Intended for healthcare professionals

General Practice

Collecting data in general practice: need for standardisation

BMJ 1996; 312 doi: (Published 06 January 1996) Cite this as: BMJ 1996;312:33
  1. D C Newrick, research associatea,
  2. J A Spencer, senior lecturera,
  3. K P Jones, senior lecturera
  1. a Department of Primary Health Care, University of Newcastle upon Tyne, Newcastle upon Tyne NE2 4HH
  1. Correspondence to: Mr Newrick.
  • Accepted 28 September 1995

The variety of practice annual reports that have appeared since 19701 2 demonstrates that decisions about which data are best collected to assess the quality of patient care and for forward planning are usually left to individual practices to determine.

Subjects, methods, and results

To examine existing data collection and views about feedback we sent a postal questionnaire for self completion to all singlehanded practices, all fundholding practices, and all non-fundholding practices with over five partners, plus a one in three random sample of all other non-fundholding practices in the Northern region in September 1993 (n=211). The response rate was 79%.

Respondents spent substantial amounts of time entering data into computer systems or manual records each month (see table). In computerised practices, deciding on a standardised coding system and ensuring that team members consistently entered data caused problems.

Mean, standard deviation, and 95% confidence intervals for the estimated amount of time spent in hours each month recording data by respondents, grouped by practice status and practice's views on methods of collecting/reporting data

View this table:

Levels of recording of outpatient referrals and attendances at accident and emergency departments were high though low on diagnostic details. Chiropody, physiotherapy, and alcohol-drug counselling referrals were recorded by fewer respondents, as were social service referrals. Collection of data about surgery consultations, domiciliary visits, and night visits by general practitioners were high (all over 90%), but telephone consultations were recorded at lower levels. Recording of practice nurse surgeries was high, but nurse telephone consultations and home visits were recorded at under half the rate for general practitioners. Immunisations, vaccinations, cervical cytology, births, and deaths were recorded at extremely high levels. Least recorded data were for socioeconomic details of patients.

Satisfaction with the current feedback from family health services authorities was high (172, 70%) and 154 (62%) practices were prepared to standardise their data collection; the main concern about standardisation related to the time and cost. The main preferences for feedback of data were by individual practice (137) and by whole family health services authority (111). Over half the respondents (143) were in favour of using “spotter” practices to collect data from primary health care teams.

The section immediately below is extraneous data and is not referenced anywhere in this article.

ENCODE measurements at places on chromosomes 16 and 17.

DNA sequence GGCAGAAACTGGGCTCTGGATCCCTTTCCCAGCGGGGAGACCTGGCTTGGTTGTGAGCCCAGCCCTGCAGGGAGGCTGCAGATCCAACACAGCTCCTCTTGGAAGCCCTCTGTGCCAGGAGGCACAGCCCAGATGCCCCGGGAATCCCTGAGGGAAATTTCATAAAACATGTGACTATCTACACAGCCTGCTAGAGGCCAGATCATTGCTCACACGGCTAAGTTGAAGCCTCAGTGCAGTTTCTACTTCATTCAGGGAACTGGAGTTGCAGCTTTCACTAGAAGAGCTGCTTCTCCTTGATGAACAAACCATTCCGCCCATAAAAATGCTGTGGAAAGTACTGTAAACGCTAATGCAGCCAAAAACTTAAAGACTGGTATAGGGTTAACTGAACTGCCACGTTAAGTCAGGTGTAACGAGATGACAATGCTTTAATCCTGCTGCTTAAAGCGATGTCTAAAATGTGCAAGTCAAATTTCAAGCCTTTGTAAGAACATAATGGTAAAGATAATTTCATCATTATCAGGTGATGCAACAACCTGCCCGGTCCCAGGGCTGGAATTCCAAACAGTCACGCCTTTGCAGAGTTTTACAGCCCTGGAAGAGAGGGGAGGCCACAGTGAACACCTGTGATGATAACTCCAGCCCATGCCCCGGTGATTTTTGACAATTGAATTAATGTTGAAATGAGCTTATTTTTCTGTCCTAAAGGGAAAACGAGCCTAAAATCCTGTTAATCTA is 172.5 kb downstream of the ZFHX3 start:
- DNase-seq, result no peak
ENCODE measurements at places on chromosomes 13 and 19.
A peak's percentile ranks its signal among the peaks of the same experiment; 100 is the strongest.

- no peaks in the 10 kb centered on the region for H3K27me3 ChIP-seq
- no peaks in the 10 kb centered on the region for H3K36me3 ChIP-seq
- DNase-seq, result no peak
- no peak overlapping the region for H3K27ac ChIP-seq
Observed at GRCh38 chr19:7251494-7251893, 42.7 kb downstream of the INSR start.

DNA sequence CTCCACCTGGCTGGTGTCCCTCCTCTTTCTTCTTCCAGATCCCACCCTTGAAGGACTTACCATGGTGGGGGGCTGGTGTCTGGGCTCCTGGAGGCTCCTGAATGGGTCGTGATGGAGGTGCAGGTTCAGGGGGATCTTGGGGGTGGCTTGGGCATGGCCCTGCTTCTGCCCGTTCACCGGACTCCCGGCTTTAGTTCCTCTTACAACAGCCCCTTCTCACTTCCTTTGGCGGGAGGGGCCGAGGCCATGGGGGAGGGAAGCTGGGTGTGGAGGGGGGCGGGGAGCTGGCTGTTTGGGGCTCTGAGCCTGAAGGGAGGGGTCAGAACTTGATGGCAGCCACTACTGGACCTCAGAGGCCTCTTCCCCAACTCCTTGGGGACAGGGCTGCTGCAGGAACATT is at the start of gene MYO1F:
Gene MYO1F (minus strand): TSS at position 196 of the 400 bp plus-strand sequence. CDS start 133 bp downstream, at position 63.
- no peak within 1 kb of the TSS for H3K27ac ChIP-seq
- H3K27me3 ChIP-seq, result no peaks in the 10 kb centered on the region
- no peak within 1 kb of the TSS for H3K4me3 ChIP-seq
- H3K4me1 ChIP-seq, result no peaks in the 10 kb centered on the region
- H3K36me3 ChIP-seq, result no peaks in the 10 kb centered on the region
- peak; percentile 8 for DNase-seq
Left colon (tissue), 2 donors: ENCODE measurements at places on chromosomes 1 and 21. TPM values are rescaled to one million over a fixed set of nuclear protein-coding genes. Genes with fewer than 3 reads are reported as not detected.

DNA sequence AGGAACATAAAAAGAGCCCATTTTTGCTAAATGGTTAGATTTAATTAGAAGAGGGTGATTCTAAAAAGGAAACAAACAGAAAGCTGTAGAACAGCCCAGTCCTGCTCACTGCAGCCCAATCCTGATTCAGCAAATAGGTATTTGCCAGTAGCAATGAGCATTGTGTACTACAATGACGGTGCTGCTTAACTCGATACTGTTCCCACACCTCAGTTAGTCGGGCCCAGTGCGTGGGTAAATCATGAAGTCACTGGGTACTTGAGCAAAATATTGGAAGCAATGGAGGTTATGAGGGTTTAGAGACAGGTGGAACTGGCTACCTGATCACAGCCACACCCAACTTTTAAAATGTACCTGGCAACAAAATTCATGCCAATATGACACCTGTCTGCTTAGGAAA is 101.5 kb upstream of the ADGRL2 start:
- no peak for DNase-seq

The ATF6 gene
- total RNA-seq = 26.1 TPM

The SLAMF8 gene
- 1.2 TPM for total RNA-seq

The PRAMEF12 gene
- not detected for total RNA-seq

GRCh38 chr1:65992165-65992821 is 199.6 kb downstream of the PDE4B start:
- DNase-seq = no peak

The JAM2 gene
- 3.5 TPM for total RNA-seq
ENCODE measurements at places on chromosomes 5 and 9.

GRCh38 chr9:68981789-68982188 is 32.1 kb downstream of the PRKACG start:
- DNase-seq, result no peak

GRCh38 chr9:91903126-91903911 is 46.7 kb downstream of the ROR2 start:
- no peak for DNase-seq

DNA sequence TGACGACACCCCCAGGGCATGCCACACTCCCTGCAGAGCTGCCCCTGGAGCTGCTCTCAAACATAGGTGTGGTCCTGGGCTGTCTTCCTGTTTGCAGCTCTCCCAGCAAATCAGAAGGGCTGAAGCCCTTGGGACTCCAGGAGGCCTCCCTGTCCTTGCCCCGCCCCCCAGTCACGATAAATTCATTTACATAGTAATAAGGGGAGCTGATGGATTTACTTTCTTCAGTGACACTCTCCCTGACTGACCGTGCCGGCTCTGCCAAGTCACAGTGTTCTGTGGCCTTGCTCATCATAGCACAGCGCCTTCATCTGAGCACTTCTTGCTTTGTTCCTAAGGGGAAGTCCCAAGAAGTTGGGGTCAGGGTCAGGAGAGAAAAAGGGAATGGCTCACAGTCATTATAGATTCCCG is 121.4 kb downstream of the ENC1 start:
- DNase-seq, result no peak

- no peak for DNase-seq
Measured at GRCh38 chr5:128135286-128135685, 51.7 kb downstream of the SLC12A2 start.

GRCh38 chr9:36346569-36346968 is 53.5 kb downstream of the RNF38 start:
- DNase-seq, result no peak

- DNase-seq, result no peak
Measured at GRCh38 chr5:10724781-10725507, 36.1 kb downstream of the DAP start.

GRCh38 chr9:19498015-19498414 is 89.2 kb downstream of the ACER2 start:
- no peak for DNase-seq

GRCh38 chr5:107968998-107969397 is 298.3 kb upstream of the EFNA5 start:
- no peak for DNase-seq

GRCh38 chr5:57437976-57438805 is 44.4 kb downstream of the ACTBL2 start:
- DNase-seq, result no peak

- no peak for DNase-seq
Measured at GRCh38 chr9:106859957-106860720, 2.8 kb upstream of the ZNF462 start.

Extrapolating our data to all England and Wales suggests that about 1230000 hours are being spent every month in collecting data in general practice. Considerable duplication of data collection by other bodies exists—for example, for referrals, accident and emergency attendances, and item of service statistics. Historically, general practices have answered to the rest of the health service for what they do, recently through the ill perceived annual reports.3 Data collection has been focused more on meeting administrative demands from outside. Despite high cost computerisation, there is little vision about which data should be recorded, how to use it, how it can best inform practices in their activities, and how it should be standardised.

Telecommunications could lead to fast and effective transfer of large amounts of data over wide area networks on an unprecedented scale. For this to be successful, however, data collection needs to have more focus, agreed standards, and consistent cross mapping so that it can eventually provide data for health resource planning and public health and epidemiological uses. This would also reduce general practice workloads—at present questionnaires are sent to practices because there is no other way of getting this information. Data collection in primary health care is clearly crucial to use fully the personal knowledge that teams derive from extended day to day contact with patients.4 The potential of large computer databases in general practice has yet to be realised.5 Standardised software systems, such as Scotland's GPASS, are one way forward, but until standards of data integrity and format are agreed nationally there seems little likelihood of realising the full potential of data collection in primary care and ending costly duplication.


  • Funding None.

  • Conflict of interest None.


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